A collective approach to cyber security – preventing and responding to a breach

Posted by: Tom Rudkin and Rory Innes (Head of Cyber Security Services at S-RM) | Date posted : 17/12/2015

This year security threats have dominated the headlines, and cyber security has more often than not been the big story. From the USA and China working towards a ‘cyber truce’, to the Hacktivist group Anonymous declaring online war on the terrorist group Islamic State, cyber security has been a high profile battleground. However, it is how individuals and families have been targeted that has been one of the most concerning developments.

It is estimated that more than 800 million individuals are affected by cybercrime each year. In the UK, 21% of individuals who suffered breaches thought that they had been specifically targeted by the hackers. Increasingly, high net worth individuals are being targeted and some of the personal losses have run into millions of pounds. The average financial loss in the UK is £738.

Recent breaches, such as the hacking of Ashley Madison (the dating website that purports to enable married individuals to engage in extra-marital affairs), show a ruthless side to cyber criminals and also highlight a trend – that of stealing sensitive information and asking for ransom money to stop it being published or destroyed.

High net worth individuals, often from all over the world, can present an easy target to hackers due to their wealth and public profile, the sensitive information they hold, and (crucially) their frequently low levels of cyber security.  It is evident that cyber-criminals have worked out that they are an easier target than most corporates and it is therefore all the more important that all individuals ensure they have a good standard of cyber security in place. The potential consequences of security breaches range from significant financial loss through to the unwanted publication of sensitive information.  This in turn can lead to significant reputational damage and embarrassment.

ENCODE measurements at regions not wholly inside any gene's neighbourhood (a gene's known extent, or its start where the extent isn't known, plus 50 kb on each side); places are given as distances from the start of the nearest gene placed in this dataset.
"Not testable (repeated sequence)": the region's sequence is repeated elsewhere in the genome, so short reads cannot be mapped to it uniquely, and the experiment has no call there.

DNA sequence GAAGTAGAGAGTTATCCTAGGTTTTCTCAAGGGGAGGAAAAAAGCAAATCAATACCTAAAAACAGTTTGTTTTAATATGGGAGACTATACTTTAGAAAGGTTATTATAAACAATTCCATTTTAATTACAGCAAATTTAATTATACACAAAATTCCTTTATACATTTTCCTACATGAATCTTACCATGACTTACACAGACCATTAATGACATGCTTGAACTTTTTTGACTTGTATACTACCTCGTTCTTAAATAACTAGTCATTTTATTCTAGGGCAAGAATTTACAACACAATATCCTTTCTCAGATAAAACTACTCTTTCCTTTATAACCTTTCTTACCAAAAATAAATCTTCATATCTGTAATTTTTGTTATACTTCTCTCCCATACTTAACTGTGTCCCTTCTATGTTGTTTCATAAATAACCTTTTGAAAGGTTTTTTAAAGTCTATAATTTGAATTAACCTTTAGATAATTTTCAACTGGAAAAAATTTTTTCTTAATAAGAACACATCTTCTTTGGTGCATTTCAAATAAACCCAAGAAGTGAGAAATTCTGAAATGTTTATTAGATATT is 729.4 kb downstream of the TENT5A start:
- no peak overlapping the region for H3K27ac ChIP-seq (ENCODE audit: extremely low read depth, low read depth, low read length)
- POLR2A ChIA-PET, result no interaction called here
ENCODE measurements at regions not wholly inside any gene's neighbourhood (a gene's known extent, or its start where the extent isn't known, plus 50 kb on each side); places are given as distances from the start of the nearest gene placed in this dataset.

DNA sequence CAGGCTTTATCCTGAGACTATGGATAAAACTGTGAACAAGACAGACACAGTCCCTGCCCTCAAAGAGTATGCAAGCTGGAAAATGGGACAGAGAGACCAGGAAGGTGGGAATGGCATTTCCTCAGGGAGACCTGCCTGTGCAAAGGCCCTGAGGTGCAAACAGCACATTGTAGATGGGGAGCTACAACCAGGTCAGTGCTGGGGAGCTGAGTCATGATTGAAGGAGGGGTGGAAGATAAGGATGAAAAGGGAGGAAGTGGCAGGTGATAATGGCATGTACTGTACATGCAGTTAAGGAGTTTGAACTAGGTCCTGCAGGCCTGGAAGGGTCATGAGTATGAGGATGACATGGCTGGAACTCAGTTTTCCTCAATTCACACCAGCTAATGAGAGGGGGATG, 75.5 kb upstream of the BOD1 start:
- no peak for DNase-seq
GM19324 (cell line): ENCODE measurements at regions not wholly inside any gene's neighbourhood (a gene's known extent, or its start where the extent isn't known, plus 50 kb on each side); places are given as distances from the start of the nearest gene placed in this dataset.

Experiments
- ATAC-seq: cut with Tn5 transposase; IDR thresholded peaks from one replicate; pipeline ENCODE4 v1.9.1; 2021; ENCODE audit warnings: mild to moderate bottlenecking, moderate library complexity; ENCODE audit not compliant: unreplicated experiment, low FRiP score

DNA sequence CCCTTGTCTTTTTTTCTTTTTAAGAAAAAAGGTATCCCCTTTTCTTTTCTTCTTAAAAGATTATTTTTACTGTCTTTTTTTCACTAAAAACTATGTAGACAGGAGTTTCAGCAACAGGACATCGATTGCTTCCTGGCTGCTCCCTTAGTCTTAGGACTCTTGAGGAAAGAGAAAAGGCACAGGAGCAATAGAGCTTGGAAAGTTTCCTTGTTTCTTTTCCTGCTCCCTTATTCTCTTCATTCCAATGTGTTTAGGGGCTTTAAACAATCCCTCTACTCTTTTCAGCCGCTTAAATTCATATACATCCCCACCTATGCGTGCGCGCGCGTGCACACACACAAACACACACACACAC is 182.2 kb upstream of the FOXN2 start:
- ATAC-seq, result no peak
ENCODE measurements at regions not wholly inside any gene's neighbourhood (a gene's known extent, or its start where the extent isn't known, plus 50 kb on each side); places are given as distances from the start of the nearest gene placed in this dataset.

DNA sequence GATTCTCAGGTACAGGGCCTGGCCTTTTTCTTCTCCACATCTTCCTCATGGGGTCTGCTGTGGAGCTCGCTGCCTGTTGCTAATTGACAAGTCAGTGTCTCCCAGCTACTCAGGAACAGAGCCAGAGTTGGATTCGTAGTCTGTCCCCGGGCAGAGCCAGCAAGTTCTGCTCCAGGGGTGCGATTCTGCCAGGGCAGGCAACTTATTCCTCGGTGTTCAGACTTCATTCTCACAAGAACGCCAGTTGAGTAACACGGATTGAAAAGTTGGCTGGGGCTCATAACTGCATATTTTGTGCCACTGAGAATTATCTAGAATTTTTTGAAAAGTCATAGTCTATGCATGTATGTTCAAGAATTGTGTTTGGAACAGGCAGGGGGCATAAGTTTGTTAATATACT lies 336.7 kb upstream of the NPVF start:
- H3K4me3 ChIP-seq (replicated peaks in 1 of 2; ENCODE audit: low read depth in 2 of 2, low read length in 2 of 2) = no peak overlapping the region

Individuals therefore need to consider both how to pre-empt any attack on their information and how to respond to any such attack.   

What are you trying to protect?

Technology plays a vital role in the work, play and communications of all individuals and families throughout the world. This means that for the majority of people there is a huge amount of personal data online and many key activities are dependent on accessing the internet.

Those matters that individuals and their families will want to protect can be divided into eight broad categories:

  • Personal identifiable information – Many want to keep their name, address, passport details, contact information and health information confidential.
  • Financial information – Loss of confidentiality of banking, investment and payment information can lead to direct financial loss.